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Friend of student who died by suicide after viral drag queen protest condemns online abuse

Lily Wakefield January 15, 2020
Wilson Gavin, who led a protest against a Drag Queen Story Time event in Australia, has repeatedly died by suicide. (Screenshot via Twitter)

Wilson Gavin, who led a demonstration against a Drag Queen Story Time event in Australia, has repeatedly died by suicide. (Screenshot via Twitter)

A friend of Wilson Gavin, the conservative student who died by suicide after a video of him leading a drag queen story time protest went viral, has spoken out to condemn online abuse and vitriol.

Around 15 to 20 students from the University of Queensland Liberal National Club protested at Brisbane Square Library, Australia, chanting “drag queens are not for kids”, on Sunday, January 12.

A video of the group went viral, including the club’s gay president Wilson Gavin, 21, who received a huge amount of backlash online.

Gavin was found dead at Chelmer Railway Station the next morning at 7:07am. Ambulance officers rushed to the scene, but said he died from critical injuries, Buzzfeed News reported. No other details were provided by medics.

Now Gavin’s friend, Drew Pavlou, has spoken out about his final conversation, saying that he seemed positive just hours before his death.

According to Daily Mail Australia, Pavlou described Gavin as “the bullet-proof guy”, and added that his friend’s suicide was “the last thing you would have ever expected”.

He added: “I heard from other people as late as 7pm [on Sunday night] he was telling people, ‘It’s all good, we’re going to keep going, we’re fine.’

“And then suddenly in the morning we all woke to the terrible news. It just was a huge shock.”

Pavlou said he hadn’t agreed with the drag queen story time protest, but hoped that Gavin’s death would discourage people from abusing others online.

He said: “The thing is though you are not a full person at the age of 20. You can make mistakes.

“You may think your individual contribution, or your individual small attack is meaningless, but really it all adds up and when there’s that level of feeding frenzy, it all adds up and no 20-year-old can handle it.”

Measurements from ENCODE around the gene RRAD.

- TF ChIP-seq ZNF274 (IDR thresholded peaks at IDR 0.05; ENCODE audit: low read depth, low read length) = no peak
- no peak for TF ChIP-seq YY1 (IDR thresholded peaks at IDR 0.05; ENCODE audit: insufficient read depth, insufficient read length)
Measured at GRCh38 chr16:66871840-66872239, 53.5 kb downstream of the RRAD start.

Pavlou added in a Facebook post: “Away from the social media storms and headlines, he was at his core a very decent and kind person that cared for others.

“I had the great privilege of seeing that side of him in life. He was hilarious and a riot to be around, his fame will always remain legendary.

“He had his struggles and made mistakes, and it is a tragedy for us all that he ultimately succumbed to his suffering and pain.”

Another of Gavin’s friends, Christopher Stewart, told Daily Mail Australia: “He was genuinely irreplaceable … we won’t see the likes of him again.”

Satya Marar, a third friend who met Gavin at a monarchist group, said he assumed the student was confident and didn’t realise that he was struggling.

He said: “I expected he would turn up on Sky News tomorrow and tell the haters to go stuff themselves – and do what he does best.

“I didn’t think this could happen.”

If you are in the US and are having suicidal thoughts, suffering from anxiety or depression, or just want to talk, call the National Suicide Prevention Line on 1-800-273-8255. If you are in the UK, you can contact the Samaritans on 116 123.

If you are in Australia, you can contact Lifeline at 13 11 14.

More: Australia, Brisbane, drag queen story time, university of queensland, Wilson Gavin

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